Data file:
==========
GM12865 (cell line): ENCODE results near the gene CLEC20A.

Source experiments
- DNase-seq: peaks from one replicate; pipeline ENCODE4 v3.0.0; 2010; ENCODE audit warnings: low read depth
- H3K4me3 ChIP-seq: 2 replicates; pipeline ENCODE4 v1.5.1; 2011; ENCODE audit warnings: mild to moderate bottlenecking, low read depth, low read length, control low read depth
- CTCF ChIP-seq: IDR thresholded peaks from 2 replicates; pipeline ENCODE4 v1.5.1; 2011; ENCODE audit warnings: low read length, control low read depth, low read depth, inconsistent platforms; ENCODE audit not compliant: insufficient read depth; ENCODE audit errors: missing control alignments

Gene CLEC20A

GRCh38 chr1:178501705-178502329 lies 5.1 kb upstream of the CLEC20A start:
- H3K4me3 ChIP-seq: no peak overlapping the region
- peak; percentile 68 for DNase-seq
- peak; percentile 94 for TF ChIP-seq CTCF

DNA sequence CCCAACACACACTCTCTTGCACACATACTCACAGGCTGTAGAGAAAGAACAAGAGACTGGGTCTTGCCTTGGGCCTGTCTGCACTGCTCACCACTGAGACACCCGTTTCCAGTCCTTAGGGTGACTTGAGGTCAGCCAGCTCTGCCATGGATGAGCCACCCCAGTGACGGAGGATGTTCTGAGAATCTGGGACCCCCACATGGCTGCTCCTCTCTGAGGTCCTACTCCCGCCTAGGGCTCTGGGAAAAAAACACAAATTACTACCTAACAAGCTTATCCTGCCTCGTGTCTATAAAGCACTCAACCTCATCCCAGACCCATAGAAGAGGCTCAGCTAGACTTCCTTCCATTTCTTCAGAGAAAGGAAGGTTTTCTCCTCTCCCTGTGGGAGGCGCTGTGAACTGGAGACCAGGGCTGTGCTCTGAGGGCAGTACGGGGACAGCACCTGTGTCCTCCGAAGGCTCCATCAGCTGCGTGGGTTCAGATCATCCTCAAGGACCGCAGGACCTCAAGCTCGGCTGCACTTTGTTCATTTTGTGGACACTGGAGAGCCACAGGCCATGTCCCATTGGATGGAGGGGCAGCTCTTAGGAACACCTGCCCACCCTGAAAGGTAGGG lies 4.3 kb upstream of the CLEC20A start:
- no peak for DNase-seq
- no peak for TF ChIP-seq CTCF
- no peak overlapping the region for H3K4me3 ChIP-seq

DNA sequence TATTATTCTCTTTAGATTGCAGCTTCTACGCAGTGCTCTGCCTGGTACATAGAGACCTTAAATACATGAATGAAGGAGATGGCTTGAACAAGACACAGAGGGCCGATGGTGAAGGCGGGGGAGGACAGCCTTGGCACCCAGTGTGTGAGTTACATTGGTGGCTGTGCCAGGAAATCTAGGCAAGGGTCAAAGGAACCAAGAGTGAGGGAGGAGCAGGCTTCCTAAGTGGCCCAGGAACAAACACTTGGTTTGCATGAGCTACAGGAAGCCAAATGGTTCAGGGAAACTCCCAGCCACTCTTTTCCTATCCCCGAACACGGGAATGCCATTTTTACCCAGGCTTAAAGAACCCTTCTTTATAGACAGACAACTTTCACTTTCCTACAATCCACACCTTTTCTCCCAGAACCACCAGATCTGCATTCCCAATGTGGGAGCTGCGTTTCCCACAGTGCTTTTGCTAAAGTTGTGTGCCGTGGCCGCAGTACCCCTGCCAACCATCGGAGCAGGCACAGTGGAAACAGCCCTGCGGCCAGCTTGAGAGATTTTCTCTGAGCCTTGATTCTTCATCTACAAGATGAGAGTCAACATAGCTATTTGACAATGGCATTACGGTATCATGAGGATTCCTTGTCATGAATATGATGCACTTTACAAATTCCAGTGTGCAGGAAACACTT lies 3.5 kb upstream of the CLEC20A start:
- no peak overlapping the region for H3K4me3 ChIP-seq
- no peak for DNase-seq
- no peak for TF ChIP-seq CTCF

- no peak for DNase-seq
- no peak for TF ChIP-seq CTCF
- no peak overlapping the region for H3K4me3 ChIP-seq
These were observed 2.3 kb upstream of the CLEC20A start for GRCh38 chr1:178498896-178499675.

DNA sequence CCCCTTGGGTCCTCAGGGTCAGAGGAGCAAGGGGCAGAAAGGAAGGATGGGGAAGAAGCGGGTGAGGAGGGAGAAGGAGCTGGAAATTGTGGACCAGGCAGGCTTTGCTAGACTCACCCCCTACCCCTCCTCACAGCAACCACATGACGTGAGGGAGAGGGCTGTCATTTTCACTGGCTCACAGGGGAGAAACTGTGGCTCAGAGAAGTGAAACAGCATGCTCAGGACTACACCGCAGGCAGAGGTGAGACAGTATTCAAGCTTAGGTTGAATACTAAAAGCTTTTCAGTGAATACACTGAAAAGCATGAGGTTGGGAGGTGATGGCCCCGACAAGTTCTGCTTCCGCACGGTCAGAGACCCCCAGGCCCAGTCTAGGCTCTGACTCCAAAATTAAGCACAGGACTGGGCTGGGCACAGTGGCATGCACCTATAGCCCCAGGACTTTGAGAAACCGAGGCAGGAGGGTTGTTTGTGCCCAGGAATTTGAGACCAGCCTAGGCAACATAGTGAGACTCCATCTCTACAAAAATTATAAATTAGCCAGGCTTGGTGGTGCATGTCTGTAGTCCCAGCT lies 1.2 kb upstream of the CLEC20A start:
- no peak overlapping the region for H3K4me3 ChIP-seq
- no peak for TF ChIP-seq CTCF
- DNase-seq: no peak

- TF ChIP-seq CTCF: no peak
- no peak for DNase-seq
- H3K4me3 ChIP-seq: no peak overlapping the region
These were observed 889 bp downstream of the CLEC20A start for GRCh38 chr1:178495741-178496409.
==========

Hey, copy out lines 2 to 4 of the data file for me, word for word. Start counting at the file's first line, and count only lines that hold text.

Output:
Source experiments
- DNase-seq: peaks from one replicate; pipeline ENCODE4 v3.0.0; 2010; ENCODE audit warnings: low read depth
- H3K4me3 ChIP-seq: 2 replicates; pipeline ENCODE4 v1.5.1; 2011; ENCODE audit warnings: mild to moderate bottlenecking, low read depth, low read length, control low read depth